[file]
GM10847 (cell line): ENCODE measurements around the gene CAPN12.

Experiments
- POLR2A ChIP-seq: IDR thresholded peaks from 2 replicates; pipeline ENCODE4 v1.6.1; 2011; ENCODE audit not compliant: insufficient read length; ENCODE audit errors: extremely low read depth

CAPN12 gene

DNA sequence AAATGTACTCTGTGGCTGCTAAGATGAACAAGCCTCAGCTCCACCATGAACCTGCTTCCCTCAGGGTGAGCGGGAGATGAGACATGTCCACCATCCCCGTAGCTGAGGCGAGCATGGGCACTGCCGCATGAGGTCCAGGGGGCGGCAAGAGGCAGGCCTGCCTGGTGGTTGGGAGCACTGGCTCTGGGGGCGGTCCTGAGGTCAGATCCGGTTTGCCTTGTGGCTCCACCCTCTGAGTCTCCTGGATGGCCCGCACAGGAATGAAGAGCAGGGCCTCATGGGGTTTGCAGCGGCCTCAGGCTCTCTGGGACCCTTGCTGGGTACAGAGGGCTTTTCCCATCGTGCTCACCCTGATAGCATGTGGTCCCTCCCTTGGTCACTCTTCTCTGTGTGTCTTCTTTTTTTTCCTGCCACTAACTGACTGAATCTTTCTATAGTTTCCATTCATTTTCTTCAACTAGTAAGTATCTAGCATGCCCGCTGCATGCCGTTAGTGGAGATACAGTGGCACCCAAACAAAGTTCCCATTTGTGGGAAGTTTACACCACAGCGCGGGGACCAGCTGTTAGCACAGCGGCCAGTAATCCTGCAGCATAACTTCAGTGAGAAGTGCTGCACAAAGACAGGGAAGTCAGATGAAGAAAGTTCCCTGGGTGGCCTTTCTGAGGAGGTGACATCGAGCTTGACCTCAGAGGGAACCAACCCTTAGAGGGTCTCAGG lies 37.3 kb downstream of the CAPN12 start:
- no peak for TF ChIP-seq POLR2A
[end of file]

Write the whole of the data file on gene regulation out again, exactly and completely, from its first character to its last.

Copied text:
GM10847 (cell line): ENCODE measurements around the gene CAPN12.

Experiments
- POLR2A ChIP-seq: IDR thresholded peaks from 2 replicates; pipeline ENCODE4 v1.6.1; 2011; ENCODE audit not compliant: insufficient read length; ENCODE audit errors: extremely low read depth

CAPN12 gene

DNA sequence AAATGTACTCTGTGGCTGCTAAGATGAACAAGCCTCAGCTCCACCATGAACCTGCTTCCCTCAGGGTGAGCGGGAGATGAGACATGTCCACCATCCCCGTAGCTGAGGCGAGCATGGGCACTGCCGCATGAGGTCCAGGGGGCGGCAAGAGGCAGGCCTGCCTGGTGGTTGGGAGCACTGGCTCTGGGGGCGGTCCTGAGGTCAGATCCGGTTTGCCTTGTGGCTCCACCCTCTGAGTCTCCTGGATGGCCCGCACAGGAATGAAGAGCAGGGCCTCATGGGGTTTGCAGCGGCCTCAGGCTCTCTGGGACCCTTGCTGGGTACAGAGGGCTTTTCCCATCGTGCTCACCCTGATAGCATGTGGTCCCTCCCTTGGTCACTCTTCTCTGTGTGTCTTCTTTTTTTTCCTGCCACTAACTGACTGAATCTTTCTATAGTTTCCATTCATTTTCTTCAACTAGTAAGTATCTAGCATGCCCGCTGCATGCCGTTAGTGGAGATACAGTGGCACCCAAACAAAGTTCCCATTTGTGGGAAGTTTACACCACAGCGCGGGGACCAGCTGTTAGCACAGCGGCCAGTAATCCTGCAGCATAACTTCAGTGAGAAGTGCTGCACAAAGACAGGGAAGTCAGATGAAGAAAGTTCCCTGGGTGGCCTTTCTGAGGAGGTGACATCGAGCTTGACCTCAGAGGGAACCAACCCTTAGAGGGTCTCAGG lies 37.3 kb downstream of the CAPN12 start:
- no peak for TF ChIP-seq POLR2A